Well, I have some insight into this situation, but the last time I even vaguely referred to it in a post on a fansite(wasn't this one, mind you) the post was immediately edited for having a "political opinion". But since it isn't a "political" opinion, but rather a result of economic cause and effect as inevitable and mechanistic as "rising gas prices" or "supply and demand", both of which are already mentioned in this thread, I will try to post it here to add to the discussion.
But before I drop my two cents, let me acknowledge several above mentioned factors as being contributors to this scenario.
1. Rising gas prices. Yep, that's affecting shipping and therefore price rates.
2. Supply vs Demand. I am sure this affects the price of the toys at least a little. At places like TRU for instance. But not nationally across the whole board. It will hit TRU(who just raised the price of MPTC 5 bucks, just like they did Rodimus after his initial shipment sold out) and the now Ebay rific online shops.
In my area the prices have increased on deluxes more in the last 8 months than they did in all of 2011. In fact, the percentage of increase in 2011 is more than the total increase between 2008-2010. It is also happening with other commodities, like cheap store brand foods and pet foods. In my own marketing dept I witnessed a 40 pound bag of dog food which had been 18.99 for longer than anyone can remember go to being a 35 pound bag for 25.00 OVERNIGHT. In another sector we saw organic natural cereals reduce the size of their boxes by 50 percent while the price staid the same.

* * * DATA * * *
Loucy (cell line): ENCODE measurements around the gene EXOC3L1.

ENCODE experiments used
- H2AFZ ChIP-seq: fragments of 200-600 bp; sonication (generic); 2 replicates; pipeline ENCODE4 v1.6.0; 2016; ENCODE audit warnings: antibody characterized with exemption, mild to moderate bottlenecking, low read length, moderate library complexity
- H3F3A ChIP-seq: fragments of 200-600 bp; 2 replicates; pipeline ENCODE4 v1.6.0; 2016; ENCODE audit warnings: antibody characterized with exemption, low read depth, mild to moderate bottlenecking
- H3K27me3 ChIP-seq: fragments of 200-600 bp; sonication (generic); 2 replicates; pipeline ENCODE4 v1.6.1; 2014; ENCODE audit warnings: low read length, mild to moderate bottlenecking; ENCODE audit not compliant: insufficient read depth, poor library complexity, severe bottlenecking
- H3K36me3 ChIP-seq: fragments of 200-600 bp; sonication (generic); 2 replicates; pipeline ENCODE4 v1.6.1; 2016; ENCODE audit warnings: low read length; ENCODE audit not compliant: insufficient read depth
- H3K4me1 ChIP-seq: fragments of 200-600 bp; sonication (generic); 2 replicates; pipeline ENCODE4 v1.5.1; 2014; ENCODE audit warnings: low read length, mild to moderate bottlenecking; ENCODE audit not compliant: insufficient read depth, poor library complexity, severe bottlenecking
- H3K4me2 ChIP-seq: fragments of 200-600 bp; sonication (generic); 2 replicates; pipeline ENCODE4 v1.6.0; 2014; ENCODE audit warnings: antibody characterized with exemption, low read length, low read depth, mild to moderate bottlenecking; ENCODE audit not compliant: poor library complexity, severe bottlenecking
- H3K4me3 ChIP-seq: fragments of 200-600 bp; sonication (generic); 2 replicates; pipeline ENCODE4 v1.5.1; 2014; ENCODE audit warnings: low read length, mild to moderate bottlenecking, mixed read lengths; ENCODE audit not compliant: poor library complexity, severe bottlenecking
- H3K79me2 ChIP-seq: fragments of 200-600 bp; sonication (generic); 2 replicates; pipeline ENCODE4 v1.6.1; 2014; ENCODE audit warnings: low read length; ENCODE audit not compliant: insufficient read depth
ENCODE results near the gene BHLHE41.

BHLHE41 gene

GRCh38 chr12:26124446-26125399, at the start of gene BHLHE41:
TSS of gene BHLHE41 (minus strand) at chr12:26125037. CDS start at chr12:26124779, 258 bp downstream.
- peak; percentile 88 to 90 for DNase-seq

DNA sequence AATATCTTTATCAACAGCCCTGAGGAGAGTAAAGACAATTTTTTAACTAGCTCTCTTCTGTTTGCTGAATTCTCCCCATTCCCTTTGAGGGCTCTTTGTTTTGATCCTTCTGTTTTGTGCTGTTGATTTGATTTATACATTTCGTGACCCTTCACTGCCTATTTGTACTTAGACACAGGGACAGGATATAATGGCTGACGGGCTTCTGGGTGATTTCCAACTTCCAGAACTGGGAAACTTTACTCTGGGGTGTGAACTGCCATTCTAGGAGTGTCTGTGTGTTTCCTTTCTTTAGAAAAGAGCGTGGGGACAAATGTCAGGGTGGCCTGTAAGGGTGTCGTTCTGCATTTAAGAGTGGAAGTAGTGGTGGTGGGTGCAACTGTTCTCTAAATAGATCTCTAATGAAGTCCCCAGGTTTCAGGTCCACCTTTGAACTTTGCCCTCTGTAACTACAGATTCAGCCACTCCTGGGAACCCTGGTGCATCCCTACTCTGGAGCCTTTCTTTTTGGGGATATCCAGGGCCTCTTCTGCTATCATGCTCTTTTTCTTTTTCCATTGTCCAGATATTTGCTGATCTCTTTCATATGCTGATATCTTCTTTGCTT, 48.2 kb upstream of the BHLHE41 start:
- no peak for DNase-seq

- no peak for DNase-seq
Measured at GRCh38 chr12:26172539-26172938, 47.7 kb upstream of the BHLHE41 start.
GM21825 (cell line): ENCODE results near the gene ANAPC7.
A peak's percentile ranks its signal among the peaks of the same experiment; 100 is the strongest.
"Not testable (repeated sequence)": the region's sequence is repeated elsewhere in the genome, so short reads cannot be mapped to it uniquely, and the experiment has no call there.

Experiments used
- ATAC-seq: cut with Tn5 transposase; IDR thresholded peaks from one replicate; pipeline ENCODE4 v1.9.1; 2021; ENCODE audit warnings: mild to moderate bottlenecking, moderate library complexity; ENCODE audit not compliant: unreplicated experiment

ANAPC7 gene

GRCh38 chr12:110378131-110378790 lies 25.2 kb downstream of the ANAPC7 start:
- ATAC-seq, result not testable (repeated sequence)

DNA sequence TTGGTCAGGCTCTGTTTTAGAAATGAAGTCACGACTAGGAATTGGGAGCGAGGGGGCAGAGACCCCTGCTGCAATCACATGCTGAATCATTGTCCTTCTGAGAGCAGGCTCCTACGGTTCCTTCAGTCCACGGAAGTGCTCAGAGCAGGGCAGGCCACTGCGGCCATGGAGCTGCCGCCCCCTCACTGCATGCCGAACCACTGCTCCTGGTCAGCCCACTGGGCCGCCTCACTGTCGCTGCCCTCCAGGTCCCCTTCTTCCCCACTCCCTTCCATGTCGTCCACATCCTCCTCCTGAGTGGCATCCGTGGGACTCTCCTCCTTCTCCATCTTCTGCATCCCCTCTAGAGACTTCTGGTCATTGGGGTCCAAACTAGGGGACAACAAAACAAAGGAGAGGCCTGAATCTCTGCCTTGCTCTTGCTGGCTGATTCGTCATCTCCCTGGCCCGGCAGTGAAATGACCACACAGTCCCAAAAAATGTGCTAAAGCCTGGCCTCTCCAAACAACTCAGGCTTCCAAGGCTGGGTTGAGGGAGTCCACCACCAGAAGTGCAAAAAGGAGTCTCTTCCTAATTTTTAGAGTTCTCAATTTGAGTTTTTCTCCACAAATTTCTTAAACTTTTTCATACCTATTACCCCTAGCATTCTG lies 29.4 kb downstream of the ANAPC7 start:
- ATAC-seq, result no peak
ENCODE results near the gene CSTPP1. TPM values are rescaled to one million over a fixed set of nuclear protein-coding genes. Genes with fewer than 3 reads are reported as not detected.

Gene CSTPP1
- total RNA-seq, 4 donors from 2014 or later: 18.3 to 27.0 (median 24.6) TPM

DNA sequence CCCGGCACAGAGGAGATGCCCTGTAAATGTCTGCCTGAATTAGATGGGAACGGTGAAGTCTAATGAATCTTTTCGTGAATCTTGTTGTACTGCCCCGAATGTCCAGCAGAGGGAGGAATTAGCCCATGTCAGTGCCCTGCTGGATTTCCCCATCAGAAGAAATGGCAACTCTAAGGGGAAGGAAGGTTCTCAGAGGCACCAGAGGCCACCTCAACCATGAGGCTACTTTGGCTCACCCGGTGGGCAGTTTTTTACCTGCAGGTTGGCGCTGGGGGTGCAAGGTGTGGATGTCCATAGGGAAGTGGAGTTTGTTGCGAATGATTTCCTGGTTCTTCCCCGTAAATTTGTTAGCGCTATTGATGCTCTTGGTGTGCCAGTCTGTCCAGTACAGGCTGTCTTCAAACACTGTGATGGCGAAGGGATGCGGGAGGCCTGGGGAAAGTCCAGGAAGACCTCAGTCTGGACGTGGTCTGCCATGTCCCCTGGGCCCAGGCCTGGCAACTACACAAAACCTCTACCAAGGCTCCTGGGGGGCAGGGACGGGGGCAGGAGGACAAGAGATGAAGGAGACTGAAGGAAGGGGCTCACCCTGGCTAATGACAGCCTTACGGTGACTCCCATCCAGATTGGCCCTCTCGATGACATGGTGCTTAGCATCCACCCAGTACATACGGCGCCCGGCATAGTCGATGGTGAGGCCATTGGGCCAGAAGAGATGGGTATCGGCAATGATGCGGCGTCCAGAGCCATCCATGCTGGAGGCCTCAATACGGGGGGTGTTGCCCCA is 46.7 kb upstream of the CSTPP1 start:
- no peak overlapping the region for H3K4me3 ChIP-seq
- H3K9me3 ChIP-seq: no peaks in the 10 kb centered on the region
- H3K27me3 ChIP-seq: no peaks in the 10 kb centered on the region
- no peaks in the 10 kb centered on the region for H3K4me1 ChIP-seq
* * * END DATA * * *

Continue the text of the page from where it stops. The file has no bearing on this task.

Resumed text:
These examples are there to illustrate that this phenomenon is by no means whatsoever isolated to toys. It's happening everywhere, in everything, because of the process of monetary devaluation known as "Quantitative Easing". What QE actually is, is INFLATION. More money is printed than there is any value to back and the value of the dollar decreases. So the cost of that toy hasn't truly risen. The value of your money has been deliberately decreased and so for the dollar, it takes more greenbacks to afford it. And unlike food distribution, it takes a lot longer for something like a toyline to roll with the economic punches. The average size of the next year's worth of deluxes has already been set in stone, for instance, so it will be the next line before they shrink enough that 15 American dollars will buy one again.
This process was done in two waves following the 2008 crash to prop up the markets and keep stability, but the newest round is being called "an unlimited devaluation" by the world's leading trends forecasters. In other words, we are beginning to see the first signs of Hyperinflation. You may want to look into what happens when an economy reaches that by the way.
The next round of commodities scheduled to appear to increase in price mostly fall into the food category. In fact, all the information I've seen forecasts a tripling of "food prices" in January, when the inflation rate will meet the drought of this past summer.
As a Market Trends Watcher, I have taken note that this year saw the introduction of a beefed up Cyberverse line and heavily marketed tiny toys like the botshots and the Kreo Microchangers. In my opinion, this is where American Tfs distribution is going. Hasbro is looking for something very small to match the value of our purchasing power to market in the future, if anything at all, and these are examples of testing the waters. Especially the CV line.